What is Vitamin A

What do I need it for

What is Vitamin A? It is one of 13 different substances that have been identified as vital to the human body. It was known that small amounts of trace elements, so called vital amines, were necessary beyond the basic fat, protein, and carbohydrates to keep people healthy. The first fat-soluble substance was isolated from egg yolk in 1913 and named “Fat Soluble substance A”. When it was pointed out that this was probably one of the vital amines the name was changed and eventually shortened to Vitamin A.

Fat Soluble? What is fat soluble?

Vitamin A or retinol along with Vitamins D, E, and K need a small amount of fat to be digested and used properly. Vitamin A and other fat soluble vitamins are stored in your bodies liver and fat tissue for use later. You do not need to ingest as much of this type of vitamin because under normal circumstances you’ll have an ample supply available. This is unlike water soluble vitamins which need to be replenished on a regular basis because they are not stored by the body.

What does the body use Vitamin A for?

Vitamin A is useful in a range of ways in the body. Your eyes use Vitamin A to make retinal, a substance is necessary for your eyes to adjust from heavily lighted areas to dimly lit ones. A lack of Vitamin A can impair your night vision and is one of the first signs of Vitamin A deficiency.

Vitamin A is used in your brain to enhance learning. Studies done have shown that mice denied Vitamin A suffer from an inability to learn. When put into a body of water a mouse will swim but doesn’t like to. If you place a platform in the body of water as soon as a mouse hit’s the platform it will climb onto it. If you repeat this process for a few days the mouse will learn where the platform is and the time it takes the mouse to get to it shortens each time. A mouse with a retinal or Vitamin A deficiency will never learn where the platform is and continue to swim around until it bumps into it.

It is also involved in forming epithelial tissue. These are the tissues that line structures of the inside of the body. It is also found in glands and lies on top of connective tissue. The cornea is made of epithelial tissue as well and lack of sufficient Vitamin A results in ulcerations of the cornea and eventually irreversible blindness.

It plays a role in the formation of bone and soft tissue as well as tooth enamel. If present in sufficient amounts it assists in the spacing of teeth as well. It even has a responsibility in the bodies production of thyroid hormones.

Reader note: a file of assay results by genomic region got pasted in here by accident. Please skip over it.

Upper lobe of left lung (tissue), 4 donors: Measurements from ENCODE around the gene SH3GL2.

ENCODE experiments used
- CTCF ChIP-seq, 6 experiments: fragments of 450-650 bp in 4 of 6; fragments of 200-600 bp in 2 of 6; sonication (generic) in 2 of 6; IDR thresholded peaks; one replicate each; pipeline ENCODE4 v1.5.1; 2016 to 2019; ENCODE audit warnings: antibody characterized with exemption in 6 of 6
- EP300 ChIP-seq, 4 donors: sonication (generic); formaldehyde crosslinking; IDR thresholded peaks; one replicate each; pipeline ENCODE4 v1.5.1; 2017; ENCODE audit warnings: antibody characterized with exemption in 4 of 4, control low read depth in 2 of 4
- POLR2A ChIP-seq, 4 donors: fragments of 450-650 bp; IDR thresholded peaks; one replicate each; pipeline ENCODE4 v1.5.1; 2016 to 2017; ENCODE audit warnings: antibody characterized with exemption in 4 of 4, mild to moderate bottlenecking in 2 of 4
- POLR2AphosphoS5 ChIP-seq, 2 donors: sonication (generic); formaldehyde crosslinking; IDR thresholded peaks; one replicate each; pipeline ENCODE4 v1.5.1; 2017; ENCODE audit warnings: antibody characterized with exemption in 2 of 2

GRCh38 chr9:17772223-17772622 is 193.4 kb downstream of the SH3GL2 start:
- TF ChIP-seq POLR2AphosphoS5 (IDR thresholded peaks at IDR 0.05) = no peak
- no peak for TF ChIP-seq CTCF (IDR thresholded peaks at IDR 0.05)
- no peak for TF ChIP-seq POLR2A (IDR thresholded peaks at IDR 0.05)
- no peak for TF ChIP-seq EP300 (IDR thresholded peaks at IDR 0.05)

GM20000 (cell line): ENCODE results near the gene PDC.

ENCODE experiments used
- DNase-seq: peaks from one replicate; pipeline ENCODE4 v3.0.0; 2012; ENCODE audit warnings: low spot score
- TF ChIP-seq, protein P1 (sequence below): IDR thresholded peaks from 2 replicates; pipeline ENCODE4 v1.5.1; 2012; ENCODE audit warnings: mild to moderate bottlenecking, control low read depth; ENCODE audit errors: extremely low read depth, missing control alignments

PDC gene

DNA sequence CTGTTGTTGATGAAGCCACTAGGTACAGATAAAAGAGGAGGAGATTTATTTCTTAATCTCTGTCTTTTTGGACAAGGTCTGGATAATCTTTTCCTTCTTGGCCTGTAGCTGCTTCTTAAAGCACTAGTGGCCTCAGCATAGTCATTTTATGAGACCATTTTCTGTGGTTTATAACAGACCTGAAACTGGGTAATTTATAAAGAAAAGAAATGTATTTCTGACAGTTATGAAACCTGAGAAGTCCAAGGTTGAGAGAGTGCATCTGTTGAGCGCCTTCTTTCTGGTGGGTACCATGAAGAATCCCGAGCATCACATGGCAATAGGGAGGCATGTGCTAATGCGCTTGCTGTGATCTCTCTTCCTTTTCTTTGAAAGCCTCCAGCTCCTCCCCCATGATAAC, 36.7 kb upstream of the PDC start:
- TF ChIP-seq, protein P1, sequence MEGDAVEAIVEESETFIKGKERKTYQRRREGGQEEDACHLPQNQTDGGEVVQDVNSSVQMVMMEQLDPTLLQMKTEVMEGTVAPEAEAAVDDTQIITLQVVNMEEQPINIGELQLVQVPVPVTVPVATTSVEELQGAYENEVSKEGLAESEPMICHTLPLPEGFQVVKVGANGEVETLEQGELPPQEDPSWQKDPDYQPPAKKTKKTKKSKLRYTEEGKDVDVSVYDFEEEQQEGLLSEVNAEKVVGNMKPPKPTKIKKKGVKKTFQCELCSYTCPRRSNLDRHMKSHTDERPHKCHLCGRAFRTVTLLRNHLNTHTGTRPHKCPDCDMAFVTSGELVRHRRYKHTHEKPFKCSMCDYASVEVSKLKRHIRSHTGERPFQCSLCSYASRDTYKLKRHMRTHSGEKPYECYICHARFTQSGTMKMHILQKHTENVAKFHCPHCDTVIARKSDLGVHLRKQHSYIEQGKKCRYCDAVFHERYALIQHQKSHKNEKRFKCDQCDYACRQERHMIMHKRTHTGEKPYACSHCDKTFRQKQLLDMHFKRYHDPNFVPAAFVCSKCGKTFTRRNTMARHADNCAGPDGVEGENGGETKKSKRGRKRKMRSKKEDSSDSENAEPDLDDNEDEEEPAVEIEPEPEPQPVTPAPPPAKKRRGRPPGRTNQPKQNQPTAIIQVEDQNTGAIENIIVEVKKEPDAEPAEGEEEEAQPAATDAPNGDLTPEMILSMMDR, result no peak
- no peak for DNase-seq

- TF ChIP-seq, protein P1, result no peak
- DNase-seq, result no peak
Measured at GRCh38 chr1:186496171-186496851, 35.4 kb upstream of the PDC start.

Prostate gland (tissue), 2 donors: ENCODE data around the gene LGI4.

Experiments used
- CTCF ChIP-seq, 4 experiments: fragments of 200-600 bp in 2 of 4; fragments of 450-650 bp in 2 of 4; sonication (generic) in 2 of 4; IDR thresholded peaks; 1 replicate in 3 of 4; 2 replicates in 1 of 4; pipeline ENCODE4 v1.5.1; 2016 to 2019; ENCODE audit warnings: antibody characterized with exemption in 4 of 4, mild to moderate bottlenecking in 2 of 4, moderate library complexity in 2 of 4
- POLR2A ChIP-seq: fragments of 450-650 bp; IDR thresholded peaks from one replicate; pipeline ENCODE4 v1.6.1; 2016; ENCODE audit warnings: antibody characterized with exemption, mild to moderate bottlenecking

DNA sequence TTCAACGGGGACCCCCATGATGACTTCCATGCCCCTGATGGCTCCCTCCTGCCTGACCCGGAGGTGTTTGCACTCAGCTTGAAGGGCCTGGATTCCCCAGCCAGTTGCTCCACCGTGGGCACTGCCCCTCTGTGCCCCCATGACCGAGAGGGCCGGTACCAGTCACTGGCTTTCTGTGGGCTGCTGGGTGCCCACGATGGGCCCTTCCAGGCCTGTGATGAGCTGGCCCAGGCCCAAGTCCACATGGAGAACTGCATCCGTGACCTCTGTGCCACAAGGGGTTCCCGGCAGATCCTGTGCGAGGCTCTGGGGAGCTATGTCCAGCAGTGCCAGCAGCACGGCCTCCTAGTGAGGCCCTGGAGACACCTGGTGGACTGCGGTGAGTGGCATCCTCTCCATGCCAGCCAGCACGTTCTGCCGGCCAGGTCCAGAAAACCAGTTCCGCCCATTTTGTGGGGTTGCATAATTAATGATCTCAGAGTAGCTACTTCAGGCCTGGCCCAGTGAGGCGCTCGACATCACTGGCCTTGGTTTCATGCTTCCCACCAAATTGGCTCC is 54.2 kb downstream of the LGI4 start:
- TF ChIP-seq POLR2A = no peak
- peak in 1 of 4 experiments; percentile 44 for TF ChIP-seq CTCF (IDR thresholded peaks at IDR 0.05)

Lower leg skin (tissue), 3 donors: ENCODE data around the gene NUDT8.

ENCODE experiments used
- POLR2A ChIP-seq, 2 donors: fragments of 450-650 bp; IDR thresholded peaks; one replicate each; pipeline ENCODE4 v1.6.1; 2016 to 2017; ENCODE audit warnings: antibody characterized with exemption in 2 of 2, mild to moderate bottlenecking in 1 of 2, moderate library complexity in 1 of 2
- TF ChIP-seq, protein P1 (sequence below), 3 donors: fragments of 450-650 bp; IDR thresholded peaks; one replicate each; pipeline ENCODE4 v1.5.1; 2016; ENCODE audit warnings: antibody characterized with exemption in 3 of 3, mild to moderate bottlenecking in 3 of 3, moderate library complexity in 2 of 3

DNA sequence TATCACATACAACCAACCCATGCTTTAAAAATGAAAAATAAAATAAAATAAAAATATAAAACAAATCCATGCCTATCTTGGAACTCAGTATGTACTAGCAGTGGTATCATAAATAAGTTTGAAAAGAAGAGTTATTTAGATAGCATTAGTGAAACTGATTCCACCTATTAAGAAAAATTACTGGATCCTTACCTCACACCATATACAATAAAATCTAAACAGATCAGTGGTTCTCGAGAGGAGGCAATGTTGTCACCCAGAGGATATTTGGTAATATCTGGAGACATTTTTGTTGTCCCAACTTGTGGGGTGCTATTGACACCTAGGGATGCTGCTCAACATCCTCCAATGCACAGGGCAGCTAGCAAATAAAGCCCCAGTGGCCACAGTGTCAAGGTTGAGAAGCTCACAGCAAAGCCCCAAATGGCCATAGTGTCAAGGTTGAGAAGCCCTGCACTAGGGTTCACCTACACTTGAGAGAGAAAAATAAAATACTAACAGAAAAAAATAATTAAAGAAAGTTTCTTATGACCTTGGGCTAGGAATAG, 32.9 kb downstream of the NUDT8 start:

The National Research Council has stated that a diet rich in Vitamin A could help your body combat stress and could reduce the potential risks of acquiring certain types of cancer.

OK I need Vitamin A. How do I get it?

Diets that are loaded with animal products like the European and North American diets generally don’t have a lack of Vitamin A. Even if you don’t receive quite enough Vitamin A, the human body can synthesize it from Beta Carotene although synthesis isn’t as efficient for the body as the direct ingestion. We get Beta Carotene from the fat soluble pigments in orange, dark yellow, or green vegetables. The real key is if the body is absorbing the Vitamin A properly. As a fat soluble vitamin you need to ingest some fat with it to maximize the benefits. Certain prescriptions and over the counter medications such as antacids have adverse effects on the assimilation of Vitamin A. Even alcohol can have a negative impact on this function.

So I need Vitamin A supplements to make sure I’m getting enough.

The amount of Vitamin A you need changes with your age and body weight. Vitamin A deficiency is the 3 third most common of all vitamin issues in the world but this is mostly in lesser developed countries. A good well rounded multi-vitamin certainly won’t hurt you when you take them as directed but since your body stores Vitamin A an overabundance is much more likely which can quickly lead to a toxic reaction. If you are a pregnant women or nursing mother it is especially important to seek your physicians advice because ingesting too much Vitamin A which can lead to birth defects and developmental problems. Beta Carotene is a great option here because your body will convert what it needs to Vitamin A and stop there so toxicity isn’t a problem.